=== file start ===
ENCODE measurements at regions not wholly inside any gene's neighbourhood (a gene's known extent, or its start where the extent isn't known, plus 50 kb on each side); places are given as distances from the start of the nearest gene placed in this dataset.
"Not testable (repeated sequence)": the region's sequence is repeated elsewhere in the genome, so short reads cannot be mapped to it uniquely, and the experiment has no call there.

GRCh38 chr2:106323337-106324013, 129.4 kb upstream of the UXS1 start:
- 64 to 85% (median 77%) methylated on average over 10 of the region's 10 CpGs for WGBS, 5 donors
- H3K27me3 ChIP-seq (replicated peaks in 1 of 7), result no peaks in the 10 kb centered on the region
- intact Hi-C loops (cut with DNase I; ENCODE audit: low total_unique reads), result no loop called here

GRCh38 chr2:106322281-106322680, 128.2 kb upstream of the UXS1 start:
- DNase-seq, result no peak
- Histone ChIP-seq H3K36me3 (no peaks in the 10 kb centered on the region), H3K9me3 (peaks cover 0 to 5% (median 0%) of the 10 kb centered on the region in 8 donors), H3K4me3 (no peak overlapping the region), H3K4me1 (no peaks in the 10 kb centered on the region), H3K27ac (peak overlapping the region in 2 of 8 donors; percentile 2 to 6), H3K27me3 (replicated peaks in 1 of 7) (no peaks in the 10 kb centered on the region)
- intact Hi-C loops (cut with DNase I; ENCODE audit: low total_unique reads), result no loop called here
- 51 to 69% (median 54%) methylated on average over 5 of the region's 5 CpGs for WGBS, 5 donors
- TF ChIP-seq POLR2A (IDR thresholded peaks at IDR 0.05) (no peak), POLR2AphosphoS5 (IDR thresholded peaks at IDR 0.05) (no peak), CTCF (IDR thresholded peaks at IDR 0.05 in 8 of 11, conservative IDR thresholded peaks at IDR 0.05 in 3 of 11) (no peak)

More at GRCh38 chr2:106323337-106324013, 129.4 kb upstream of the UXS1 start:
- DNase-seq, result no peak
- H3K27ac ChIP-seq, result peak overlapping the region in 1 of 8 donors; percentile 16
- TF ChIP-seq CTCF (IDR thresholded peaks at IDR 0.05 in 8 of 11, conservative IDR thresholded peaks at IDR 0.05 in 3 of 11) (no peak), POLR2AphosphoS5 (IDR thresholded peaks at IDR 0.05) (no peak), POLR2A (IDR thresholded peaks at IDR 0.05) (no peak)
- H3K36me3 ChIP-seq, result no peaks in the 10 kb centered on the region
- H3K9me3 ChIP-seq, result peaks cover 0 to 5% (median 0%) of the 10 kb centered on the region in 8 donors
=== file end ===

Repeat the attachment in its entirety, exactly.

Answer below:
ENCODE measurements at regions not wholly inside any gene's neighbourhood (a gene's known extent, or its start where the extent isn't known, plus 50 kb on each side); places are given as distances from the start of the nearest gene placed in this dataset.
"Not testable (repeated sequence)": the region's sequence is repeated elsewhere in the genome, so short reads cannot be mapped to it uniquely, and the experiment has no call there.

GRCh38 chr2:106323337-106324013, 129.4 kb upstream of the UXS1 start:
- 64 to 85% (median 77%) methylated on average over 10 of the region's 10 CpGs for WGBS, 5 donors
- H3K27me3 ChIP-seq (replicated peaks in 1 of 7), result no peaks in the 10 kb centered on the region
- intact Hi-C loops (cut with DNase I; ENCODE audit: low total_unique reads), result no loop called here

GRCh38 chr2:106322281-106322680, 128.2 kb upstream of the UXS1 start:
- DNase-seq, result no peak
- Histone ChIP-seq H3K36me3 (no peaks in the 10 kb centered on the region), H3K9me3 (peaks cover 0 to 5% (median 0%) of the 10 kb centered on the region in 8 donors), H3K4me3 (no peak overlapping the region), H3K4me1 (no peaks in the 10 kb centered on the region), H3K27ac (peak overlapping the region in 2 of 8 donors; percentile 2 to 6), H3K27me3 (replicated peaks in 1 of 7) (no peaks in the 10 kb centered on the region)
- intact Hi-C loops (cut with DNase I; ENCODE audit: low total_unique reads), result no loop called here
- 51 to 69% (median 54%) methylated on average over 5 of the region's 5 CpGs for WGBS, 5 donors
- TF ChIP-seq POLR2A (IDR thresholded peaks at IDR 0.05) (no peak), POLR2AphosphoS5 (IDR thresholded peaks at IDR 0.05) (no peak), CTCF (IDR thresholded peaks at IDR 0.05 in 8 of 11, conservative IDR thresholded peaks at IDR 0.05 in 3 of 11) (no peak)

More at GRCh38 chr2:106323337-106324013, 129.4 kb upstream of the UXS1 start:
- DNase-seq, result no peak
- H3K27ac ChIP-seq, result peak overlapping the region in 1 of 8 donors; percentile 16
- TF ChIP-seq CTCF (IDR thresholded peaks at IDR 0.05 in 8 of 11, conservative IDR thresholded peaks at IDR 0.05 in 3 of 11) (no peak), POLR2AphosphoS5 (IDR thresholded peaks at IDR 0.05) (no peak), POLR2A (IDR thresholded peaks at IDR 0.05) (no peak)
- H3K36me3 ChIP-seq, result no peaks in the 10 kb centered on the region
- H3K9me3 ChIP-seq, result peaks cover 0 to 5% (median 0%) of the 10 kb centered on the region in 8 donors